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Fam Pract Manag. 2015;22(2):32

Use personal history to knit teams together

I've had success improving the way teams function in my practice with an idea I found in the book The Advantage: Why Organizational Health Trumps Everything Else in Business by Patrick Lencioni.

We get all the members of a team together and ask them to say where they grew up, what their order of birth was, and a challenge they overcame in their youth. We find that even people who have worked together for years learn something new.

The first time I did this with a group, one person said he grew up in a family that adopted four students with special needs. The second shared a story of having to fend for herself at age 15 after her father died and the rest of her family was deported. She went to school during the day and worked at a factory at night all through her teenage years. The third told of a suicide in the family, and the fourth shared about a parent who had a life-threatening illness. Most times the stories are not that tragic, but at the end of the experience, your team members will often be closer and understand each other better.

Ready for the fist bump?

Physicians and other health care workers are increasingly looking for ways to prevent infection in their offices. One idea is to eliminate the handshake, a common cultural expression of greeting, farewell, or respect that can easily spread bacteria and antimicrobial resistance.

Studies show health care personnel comply with hand hygiene regimens an average of only 40 percent of the time, and patients and visitors comply even less often.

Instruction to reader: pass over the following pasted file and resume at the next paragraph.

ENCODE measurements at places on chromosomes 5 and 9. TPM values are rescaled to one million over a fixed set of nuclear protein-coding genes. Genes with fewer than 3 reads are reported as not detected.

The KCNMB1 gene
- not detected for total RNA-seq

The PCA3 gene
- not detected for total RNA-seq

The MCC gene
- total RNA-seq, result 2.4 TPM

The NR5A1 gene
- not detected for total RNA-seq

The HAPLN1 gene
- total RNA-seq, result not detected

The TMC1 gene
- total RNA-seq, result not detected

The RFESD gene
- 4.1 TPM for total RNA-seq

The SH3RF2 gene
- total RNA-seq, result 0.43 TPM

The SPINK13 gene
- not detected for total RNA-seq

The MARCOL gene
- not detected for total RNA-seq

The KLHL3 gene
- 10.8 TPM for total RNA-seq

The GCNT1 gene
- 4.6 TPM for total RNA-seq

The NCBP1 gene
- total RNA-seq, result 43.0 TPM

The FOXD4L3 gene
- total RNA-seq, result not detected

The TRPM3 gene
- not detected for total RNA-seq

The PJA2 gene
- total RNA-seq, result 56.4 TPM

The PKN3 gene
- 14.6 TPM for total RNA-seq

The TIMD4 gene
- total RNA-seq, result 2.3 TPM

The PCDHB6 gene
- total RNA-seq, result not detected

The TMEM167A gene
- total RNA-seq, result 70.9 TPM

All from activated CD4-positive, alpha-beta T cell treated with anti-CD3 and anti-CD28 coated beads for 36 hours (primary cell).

Banning the handshake can be difficult given its prevalence in society and the worry that not shaking a patient's hand could be considered an insult. But signs in the practice explaining the policy and the potential effects on the patient's health could help make it more palatable. Finding an alternative is also helpful, including the open-handed wave, the head nod, or the more informal bumping of fists.

HIPAA and the fate of the fax machine

Systems that store and send protected health information electronically are subject to the HIPAA Security Rule, and many physicians are less familiar with these requirements. For example, the Security Rule requires physicians to conduct periodic security risk assessments of these systems and develop policies and procedures for mitigating any risks discovered. This analysis must be conducted whenever physicians change systems. Physicians participating in the Medicare EHR Incentive Program must review this analysis annually to meet meaningful use requirements.

All physicians are also subject to the Breach Notification Rule, which assigns liability and fines for certain improper disclosures of unsecured protected health information. This includes paper records or any electronic information not encrypted to regulatory standards. An unencrypted electronic system may be no better than a fax in terms of security breaches, while an encrypted system can help avoid many of the penalties if there is a breach.


Practice Pearls presents readers' advice on practice operations and patient care, along with tips drawn from the literature. Submit a pearl (250 words or less) to FPM at

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